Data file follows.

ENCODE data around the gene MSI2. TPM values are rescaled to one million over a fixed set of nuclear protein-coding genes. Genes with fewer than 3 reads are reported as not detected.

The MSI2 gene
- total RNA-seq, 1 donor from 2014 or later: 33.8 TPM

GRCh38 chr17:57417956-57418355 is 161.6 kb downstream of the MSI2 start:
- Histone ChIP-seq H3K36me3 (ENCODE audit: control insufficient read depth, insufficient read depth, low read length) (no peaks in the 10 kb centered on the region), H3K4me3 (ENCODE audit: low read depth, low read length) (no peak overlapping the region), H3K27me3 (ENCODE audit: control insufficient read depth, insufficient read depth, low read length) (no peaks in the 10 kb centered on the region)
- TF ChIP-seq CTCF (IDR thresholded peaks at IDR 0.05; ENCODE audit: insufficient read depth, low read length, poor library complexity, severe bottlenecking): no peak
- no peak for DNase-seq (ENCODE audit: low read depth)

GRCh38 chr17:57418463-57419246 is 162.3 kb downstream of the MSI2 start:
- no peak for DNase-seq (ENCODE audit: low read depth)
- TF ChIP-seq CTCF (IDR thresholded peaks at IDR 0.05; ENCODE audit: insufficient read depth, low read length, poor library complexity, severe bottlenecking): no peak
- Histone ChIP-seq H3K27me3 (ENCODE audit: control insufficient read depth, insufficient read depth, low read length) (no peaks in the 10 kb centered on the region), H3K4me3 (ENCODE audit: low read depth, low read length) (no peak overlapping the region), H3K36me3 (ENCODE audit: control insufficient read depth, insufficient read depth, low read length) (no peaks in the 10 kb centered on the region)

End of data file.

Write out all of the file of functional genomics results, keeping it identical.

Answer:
ENCODE data around the gene MSI2. TPM values are rescaled to one million over a fixed set of nuclear protein-coding genes. Genes with fewer than 3 reads are reported as not detected.

The MSI2 gene
- total RNA-seq, 1 donor from 2014 or later: 33.8 TPM

GRCh38 chr17:57417956-57418355 is 161.6 kb downstream of the MSI2 start:
- Histone ChIP-seq H3K36me3 (ENCODE audit: control insufficient read depth, insufficient read depth, low read length) (no peaks in the 10 kb centered on the region), H3K4me3 (ENCODE audit: low read depth, low read length) (no peak overlapping the region), H3K27me3 (ENCODE audit: control insufficient read depth, insufficient read depth, low read length) (no peaks in the 10 kb centered on the region)
- TF ChIP-seq CTCF (IDR thresholded peaks at IDR 0.05; ENCODE audit: insufficient read depth, low read length, poor library complexity, severe bottlenecking): no peak
- no peak for DNase-seq (ENCODE audit: low read depth)

GRCh38 chr17:57418463-57419246 is 162.3 kb downstream of the MSI2 start:
- no peak for DNase-seq (ENCODE audit: low read depth)
- TF ChIP-seq CTCF (IDR thresholded peaks at IDR 0.05; ENCODE audit: insufficient read depth, low read length, poor library complexity, severe bottlenecking): no peak
- Histone ChIP-seq H3K27me3 (ENCODE audit: control insufficient read depth, insufficient read depth, low read length) (no peaks in the 10 kb centered on the region), H3K4me3 (ENCODE audit: low read depth, low read length) (no peak overlapping the region), H3K36me3 (ENCODE audit: control insufficient read depth, insufficient read depth, low read length) (no peaks in the 10 kb centered on the region)